Aileen (Walborsky) Josephs '86
An immigration attorney in Palm Beach County, Florida, Aileen (Walborsky) Josephs ’86 has been recognized for her defense of immigrants’ civil and human rights, and in particular for her work with neglected Guatemalan and Haitian children. The daughter of a Venezuelan mother and an American-born father whose parents escaped Poland before the Holocaust, she credits her work with Salvadoran refugees in Waltham as a Brandeis undergraduate with sparking her interest in immigration policy.
In honor of Hispanic Heritage Month, the Brandeis Alumni Association invited her to reflect on the inspiration she has drawn from her Latinx heritage in her life’s work, and how her Brandeis experience helped shape her path.
I was born and raised in Mexico City. My father, Hyman Walborsky, of blessed memory, was a first-generation American born in the Bronx, New York. My paternal grandparents, Israel and Sara, left Poland before the Holocaust. The rest of their family that remained there did not survive it.
My father grew up very poor. My grandmother, Sara, was illiterate and only spoke Yiddish. My grandfather, Israel, was a tailor, working in sweatshops. My father slept in the small kitchen of their one-bedroom apartment. Upon his return from serving our nation in Korea, my father worked for a company that made ladies’ undergarments. He was sent to manage factories, first in Alabama, then Cuba, then Venezuela, where he met and married my mother, and eventually to Mexico City in 1962.
Having been born to a generation so close to the Holocaust left imprints in my soul that have never allowed me to be silent in the face of human suffering. I remember, as a little girl, seeing with much sadness the tattooed numbers on the arms of many of my friend's grandparents who had escaped the Holocaust and found a new home in Mexico. That backdrop and the poverty and contrasts I saw on a daily basis in Mexico instilled in me a desire from very early in life to work in the field of human rights.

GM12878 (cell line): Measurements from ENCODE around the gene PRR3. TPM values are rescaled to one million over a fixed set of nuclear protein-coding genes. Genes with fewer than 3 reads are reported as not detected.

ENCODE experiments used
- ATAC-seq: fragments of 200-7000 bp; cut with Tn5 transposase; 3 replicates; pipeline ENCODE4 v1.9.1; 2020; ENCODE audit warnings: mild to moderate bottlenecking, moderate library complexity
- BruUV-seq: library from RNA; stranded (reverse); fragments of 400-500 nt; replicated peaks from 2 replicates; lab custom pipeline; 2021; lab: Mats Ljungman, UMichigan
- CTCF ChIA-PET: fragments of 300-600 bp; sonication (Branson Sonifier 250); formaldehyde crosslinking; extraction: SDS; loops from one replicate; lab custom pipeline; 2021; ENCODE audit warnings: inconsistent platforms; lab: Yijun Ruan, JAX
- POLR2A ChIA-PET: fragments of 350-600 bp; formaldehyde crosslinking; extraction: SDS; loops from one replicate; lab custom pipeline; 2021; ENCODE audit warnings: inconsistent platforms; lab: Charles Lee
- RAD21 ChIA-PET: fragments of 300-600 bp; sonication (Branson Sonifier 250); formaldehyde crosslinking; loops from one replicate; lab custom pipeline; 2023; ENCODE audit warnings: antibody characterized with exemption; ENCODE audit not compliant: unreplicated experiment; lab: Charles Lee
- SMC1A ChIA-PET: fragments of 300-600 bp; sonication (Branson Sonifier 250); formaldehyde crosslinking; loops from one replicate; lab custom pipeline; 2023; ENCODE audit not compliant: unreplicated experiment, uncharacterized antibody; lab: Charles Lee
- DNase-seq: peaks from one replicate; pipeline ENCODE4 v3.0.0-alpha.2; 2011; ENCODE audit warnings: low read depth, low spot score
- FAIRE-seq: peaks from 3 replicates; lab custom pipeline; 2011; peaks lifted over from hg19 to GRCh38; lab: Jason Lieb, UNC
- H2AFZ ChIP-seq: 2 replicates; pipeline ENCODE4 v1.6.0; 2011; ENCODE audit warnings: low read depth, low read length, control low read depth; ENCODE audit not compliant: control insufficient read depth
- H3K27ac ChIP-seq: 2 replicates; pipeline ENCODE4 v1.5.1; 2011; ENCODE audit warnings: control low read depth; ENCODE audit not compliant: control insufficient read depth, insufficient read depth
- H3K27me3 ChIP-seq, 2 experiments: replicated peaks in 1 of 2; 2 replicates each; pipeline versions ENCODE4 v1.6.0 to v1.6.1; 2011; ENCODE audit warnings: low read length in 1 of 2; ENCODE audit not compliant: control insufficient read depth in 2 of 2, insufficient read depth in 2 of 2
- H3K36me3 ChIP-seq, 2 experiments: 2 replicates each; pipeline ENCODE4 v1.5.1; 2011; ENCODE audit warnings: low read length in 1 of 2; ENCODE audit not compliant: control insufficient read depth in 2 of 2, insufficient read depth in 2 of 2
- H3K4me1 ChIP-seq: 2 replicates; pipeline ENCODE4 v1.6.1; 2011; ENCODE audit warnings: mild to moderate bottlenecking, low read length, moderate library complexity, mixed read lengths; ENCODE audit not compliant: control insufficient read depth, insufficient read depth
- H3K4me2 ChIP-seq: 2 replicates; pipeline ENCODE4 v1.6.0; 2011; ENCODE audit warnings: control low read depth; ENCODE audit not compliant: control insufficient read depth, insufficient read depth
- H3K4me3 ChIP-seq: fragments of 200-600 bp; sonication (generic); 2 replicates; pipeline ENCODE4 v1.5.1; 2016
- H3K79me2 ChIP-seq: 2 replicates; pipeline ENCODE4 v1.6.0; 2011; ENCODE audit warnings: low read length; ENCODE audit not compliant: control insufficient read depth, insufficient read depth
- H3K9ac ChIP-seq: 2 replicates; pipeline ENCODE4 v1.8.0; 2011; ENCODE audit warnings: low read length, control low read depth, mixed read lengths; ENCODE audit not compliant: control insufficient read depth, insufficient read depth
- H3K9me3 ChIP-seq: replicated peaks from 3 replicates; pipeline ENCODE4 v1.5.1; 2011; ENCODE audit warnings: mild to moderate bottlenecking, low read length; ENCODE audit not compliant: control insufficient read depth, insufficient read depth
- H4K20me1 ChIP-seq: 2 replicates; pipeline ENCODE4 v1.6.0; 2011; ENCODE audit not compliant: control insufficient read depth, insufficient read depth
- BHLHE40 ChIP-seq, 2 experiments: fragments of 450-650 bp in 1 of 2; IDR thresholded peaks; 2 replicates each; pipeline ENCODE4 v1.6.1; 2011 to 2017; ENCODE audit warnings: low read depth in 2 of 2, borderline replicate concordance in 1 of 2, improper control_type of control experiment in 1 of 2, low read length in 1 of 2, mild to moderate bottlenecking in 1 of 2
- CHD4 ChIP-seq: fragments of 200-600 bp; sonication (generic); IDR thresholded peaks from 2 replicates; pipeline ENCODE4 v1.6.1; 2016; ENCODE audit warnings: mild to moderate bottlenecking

As an immigration attorney, I have had the honor of helping thousands of immigrants from many different countries, and in so doing, coming to know their stories, their struggles and dreams. Many of the stories are the same: the only difference is in the outside appearance of the person I am helping. The Guatemalan Mayan women who do not know how to read and write remind me of my grandmother, Sara, and the struggles they have shared in common. Humanity’s common thread is the movement of people, both documented and undocumented, and how we treat the sojourner among us is what defines the soul of a nation.
I was very fortunate to find my passion in life while a student at Brandeis. I became fascinated with immigration and asylum law, and took an immigration policy course taught by Professor Lawrence Fuchs, who founded the American Studies Department at Brandeis, and is known for his major contributions to American immigration law. I took as many courses with him as I could, and was honored to have him as my mentor and thesis advisor. A scholarship enabled me to travel to Washington, D.C., to research my thesis by interviewing the legislative staff of senators working with Professor Fuchs on immigration legislation, with a focus on the need to create a temporary safe haven for those escaping civil strife.
I kept in touch with Professor Fuchs for years, and have kept and cherish his letters. I was truly blessed to have him as a mentor while a student at Brandeis and after. His mentorship was a gift, and I have tried to follow his example by mentoring young people interested in the immigration field so a piece of his great legacy carries on.
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